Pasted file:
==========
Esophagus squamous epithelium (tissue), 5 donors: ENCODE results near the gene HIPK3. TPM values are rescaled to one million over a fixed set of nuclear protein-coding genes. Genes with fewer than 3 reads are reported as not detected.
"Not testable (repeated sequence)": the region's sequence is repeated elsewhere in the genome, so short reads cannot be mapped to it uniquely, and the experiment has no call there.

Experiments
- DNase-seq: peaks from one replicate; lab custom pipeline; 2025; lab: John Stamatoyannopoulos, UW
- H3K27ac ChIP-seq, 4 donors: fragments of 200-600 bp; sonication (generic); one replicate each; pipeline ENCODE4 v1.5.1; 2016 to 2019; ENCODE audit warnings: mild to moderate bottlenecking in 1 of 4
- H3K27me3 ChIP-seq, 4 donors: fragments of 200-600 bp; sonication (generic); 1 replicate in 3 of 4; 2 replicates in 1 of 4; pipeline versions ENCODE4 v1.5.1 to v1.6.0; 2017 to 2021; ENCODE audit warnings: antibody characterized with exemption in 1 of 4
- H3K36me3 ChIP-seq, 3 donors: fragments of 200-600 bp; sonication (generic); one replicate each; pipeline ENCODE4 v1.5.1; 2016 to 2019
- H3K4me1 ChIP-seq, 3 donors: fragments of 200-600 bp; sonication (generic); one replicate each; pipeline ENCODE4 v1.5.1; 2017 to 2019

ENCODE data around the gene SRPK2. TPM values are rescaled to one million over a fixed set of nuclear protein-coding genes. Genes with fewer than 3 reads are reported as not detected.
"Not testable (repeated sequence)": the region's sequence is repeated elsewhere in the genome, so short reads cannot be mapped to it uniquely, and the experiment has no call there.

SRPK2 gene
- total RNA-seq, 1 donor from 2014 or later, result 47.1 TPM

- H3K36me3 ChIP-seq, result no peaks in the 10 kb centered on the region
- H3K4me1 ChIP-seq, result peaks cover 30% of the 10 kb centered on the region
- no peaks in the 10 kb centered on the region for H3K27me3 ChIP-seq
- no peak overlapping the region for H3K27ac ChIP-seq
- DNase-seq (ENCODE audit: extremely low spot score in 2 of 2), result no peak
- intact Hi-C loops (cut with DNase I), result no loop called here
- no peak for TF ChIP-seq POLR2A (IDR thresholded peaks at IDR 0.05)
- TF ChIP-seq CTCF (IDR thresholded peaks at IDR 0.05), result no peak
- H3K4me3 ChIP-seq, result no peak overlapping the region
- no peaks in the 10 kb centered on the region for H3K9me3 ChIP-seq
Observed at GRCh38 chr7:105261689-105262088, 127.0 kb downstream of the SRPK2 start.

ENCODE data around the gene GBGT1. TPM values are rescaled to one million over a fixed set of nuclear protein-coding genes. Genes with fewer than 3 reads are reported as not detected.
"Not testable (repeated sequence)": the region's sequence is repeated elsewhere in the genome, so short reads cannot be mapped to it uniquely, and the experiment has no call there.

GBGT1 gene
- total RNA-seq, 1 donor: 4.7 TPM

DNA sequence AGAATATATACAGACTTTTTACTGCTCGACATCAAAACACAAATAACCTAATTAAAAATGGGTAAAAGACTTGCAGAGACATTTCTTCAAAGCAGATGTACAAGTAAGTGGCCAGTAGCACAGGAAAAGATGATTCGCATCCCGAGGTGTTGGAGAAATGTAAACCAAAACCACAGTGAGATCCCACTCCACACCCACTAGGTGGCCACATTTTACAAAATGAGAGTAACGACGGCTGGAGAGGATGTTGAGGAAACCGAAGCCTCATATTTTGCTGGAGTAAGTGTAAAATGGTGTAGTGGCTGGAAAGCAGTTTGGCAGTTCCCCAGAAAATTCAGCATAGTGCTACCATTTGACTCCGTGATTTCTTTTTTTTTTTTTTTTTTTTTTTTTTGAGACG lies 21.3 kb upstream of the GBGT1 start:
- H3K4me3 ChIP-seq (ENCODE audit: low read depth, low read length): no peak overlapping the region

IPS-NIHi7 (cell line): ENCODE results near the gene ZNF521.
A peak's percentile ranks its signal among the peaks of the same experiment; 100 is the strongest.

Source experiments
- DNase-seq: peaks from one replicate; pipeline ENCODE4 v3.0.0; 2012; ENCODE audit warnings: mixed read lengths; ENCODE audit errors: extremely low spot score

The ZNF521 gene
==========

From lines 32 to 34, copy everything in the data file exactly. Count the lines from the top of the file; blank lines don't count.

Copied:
Source experiments
- DNase-seq: peaks from one replicate; pipeline ENCODE4 v3.0.0; 2012; ENCODE audit warnings: mixed read lengths; ENCODE audit errors: extremely low spot score

The ZNF521 gene